Why Dwight came to Green Bay, Acquisition of British Railway Board #60008

Green Bay, Brown County, Wisconsin
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Why Dwight came to Green Bay
Acquisition of British Railway Board #60008
Awareness of Dwight D. Eisenhower's existence was the product of a chance meeting at the National Railroad Museum in 1959. Mrs. Kovachek, a museum patron, spoke to a man doing some yard work at the Museum about a locomotive she had seen in her youth at Yorkshire, England that bore General Eisenhower's name. The man she told her story to was not a gardener, but rather Harold E. Fuller, Chairman of the Museum's Board of Directors. Fuller inquired of the British Railway Board (B.R.B.) about the possibility of buying the locomotive but was firmly rebuffed, as according to the B.R.B., Dwight D. Eisenhower still had "many years . . . of sterling service in front of it."
The Union Pacific lends assistance.
In 1961, Harold Fuller was in Omaha, Neb. negotiating with Union Pacific Railroad President Author Stoddard for the donation of a Big Boy to the museum. During that meeting, Fuller told Stoddard about Dwight D. Eisenhower and his desire to acquire it. Stoddard had served under Major General Carl R. Gray, Jr. in the Military Railway Service during World War II. General Gray is credited with formulating the idea of a national railroad museum to preserve the legacy of American steam railroading. Since Fuller represented the National Railroad Museum, Gray's dream project, Stoddard was inspired to put Fuller in touch with Carr Sharrington of the B.R.B.

Over the course of three years, hundreds of letters and telegrams were sent back and forth as the Museum attempted to secure this locomotive. Eventually, the Museum gained agreement that it would get first chance at the locomotive upon its retirement from service.
The journey to America
The British steam locomotive re-named Dwight D. Eisenhower began its journey to the National Railroad Museum on April 28, 1964. This 122 ton locomotive traveled under its own steam to Southampton docks in England, where it was loaded aboard the U.S. Lines American Planter bound for the U.S. (below left). The ship and its cargo arrived at New York in early May; and the locomotive was unveiled in a dockside ceremony (below). From Pier 86, the locomotive was floated via barge by the Central Railroad of New Jersey and moved to Bound Creek, N.J. From there four railroads, the Reading, Baltimore & Ohio, Chesapeake & Ohio, and Chicago & North Western, collaborated on bringing Dwight D. Eisenhower to Green Bay.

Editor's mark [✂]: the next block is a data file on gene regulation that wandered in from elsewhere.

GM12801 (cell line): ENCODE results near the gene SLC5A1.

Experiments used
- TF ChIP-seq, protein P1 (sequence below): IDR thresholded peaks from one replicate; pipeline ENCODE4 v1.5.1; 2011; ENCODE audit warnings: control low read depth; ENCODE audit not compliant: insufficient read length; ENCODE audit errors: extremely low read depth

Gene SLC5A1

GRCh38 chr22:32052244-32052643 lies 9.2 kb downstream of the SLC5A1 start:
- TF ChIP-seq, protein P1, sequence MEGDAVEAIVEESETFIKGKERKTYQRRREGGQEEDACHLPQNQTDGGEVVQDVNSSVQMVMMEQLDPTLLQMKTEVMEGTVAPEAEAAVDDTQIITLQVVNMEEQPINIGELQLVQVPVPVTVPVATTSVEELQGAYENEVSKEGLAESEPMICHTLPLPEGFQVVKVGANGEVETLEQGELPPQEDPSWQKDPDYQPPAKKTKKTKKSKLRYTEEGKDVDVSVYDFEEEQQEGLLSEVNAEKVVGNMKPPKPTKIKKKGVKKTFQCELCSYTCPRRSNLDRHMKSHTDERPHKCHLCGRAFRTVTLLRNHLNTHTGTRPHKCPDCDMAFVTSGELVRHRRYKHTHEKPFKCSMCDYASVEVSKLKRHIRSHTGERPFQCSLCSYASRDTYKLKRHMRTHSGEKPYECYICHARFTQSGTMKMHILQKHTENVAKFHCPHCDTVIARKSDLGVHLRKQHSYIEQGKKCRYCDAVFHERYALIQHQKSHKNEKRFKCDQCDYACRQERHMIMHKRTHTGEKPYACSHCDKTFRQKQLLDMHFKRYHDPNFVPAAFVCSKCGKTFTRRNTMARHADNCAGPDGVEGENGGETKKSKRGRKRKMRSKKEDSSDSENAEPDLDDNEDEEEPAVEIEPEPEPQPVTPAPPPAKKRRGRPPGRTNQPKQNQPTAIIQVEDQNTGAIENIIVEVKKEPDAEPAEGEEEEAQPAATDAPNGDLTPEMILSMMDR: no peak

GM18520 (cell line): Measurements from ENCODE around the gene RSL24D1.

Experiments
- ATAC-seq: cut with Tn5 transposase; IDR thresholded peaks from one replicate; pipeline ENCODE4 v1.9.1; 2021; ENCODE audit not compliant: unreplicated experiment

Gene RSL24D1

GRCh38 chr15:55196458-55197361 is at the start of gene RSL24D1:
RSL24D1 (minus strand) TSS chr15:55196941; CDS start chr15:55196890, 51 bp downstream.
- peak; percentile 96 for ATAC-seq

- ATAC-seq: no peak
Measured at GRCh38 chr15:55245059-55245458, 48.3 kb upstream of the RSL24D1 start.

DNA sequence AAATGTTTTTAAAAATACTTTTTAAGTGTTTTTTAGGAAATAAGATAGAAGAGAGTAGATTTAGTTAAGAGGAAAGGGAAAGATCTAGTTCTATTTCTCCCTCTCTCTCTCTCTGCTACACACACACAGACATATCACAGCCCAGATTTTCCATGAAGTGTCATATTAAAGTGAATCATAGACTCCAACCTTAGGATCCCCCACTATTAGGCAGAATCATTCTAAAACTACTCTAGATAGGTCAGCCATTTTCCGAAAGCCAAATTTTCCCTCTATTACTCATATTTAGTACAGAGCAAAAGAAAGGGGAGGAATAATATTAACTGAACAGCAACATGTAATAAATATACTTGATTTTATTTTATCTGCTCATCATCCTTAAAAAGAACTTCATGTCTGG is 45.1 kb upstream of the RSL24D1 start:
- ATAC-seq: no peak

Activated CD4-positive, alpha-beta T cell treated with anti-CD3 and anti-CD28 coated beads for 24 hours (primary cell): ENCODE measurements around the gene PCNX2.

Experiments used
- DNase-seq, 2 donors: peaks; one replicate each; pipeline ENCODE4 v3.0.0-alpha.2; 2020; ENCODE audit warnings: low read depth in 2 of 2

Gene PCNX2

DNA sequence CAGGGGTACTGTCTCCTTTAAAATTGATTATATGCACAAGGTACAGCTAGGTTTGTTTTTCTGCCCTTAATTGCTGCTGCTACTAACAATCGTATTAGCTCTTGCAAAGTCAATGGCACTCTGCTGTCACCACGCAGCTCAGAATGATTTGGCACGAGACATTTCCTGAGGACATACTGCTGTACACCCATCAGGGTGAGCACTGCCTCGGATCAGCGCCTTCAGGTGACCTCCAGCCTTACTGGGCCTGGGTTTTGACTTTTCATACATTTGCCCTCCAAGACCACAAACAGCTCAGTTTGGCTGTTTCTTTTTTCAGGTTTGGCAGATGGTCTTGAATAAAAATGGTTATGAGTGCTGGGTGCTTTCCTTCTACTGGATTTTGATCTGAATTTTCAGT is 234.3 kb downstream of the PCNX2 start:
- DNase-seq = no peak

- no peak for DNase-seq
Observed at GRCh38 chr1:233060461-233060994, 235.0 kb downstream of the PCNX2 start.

Eisenhower's coaches
The cars that are behind Dwight D. Eisenhower came to the museum in 1968 as part of an agreement with the B.R.B. (below). They have been displayed with Dwight D. Eisenhower since then as a single consist, although this particular locomotive never pulled General Eisenhower's command train, the British government honored him by renaming London & North Eastern Railway (L.N.E.R.) #4496 Golden Shuttle to L.N.E.R. #4497 Dwight D. Eisenhower in 1945. However, carriages #1591 and #1592 were assigned to General Eisenhower's command train, Alive.
The marker is located inside the National Railroad Museum located at 2285 South Broadway, Green Bay, Wisconsin 54304.

The Dwight D. Eisenhower is a LNER Class A4 steam locomotive designed by British engineer Sir Nigel Gresley.

Mallard and Gresley A4's (YouTube video / documentary)
very nice!

Mallard 4468 and her record breaking run July 3rd 1938 (YouTube video / documentary)
love the Brit enthusiasm and accent!
If ever a locomotive knew it was the star of the show, it must surely be "Mallard" . . . 

This marker is one of a series of markers placed at the Dwight D. Eisenhower and Command Cars Exhibit at the National Railroad Museum in Green Bay, Wisconsin. Click here for more information and to view a list of all the markers.

The Dwight D. Eisenhower, British Railways Board #60008 is currently across the pond in England, where it is being lovingly restored to its original condition. A ceremony celebrating the engine's return to Green Bay will occur on August 2, 2014.
Awaiting the August 2, 2014, return of Dwight D. Eisenhower,
British Railways Board #60008.

Born in 1923 in Eau Claire, he attended Eau Claire State Teachers College, now UW-Eau Claire, and played on the football team in the early 1940s. He left Eau Claire to fight in World War II. He was awarded 25 military decorations, including two Bronze Stars and two Purple Hearts. He spent nearly 25 years in the U.S. Army and served with the early Green Berets. He graduated from the University of Maryland with a degree in engineering. After his first wife died in the 1980s, he married French actress Denise Darcel. He died on August 29, 2003, at the age of 80.
The marker is located at the National Railroad Museum.

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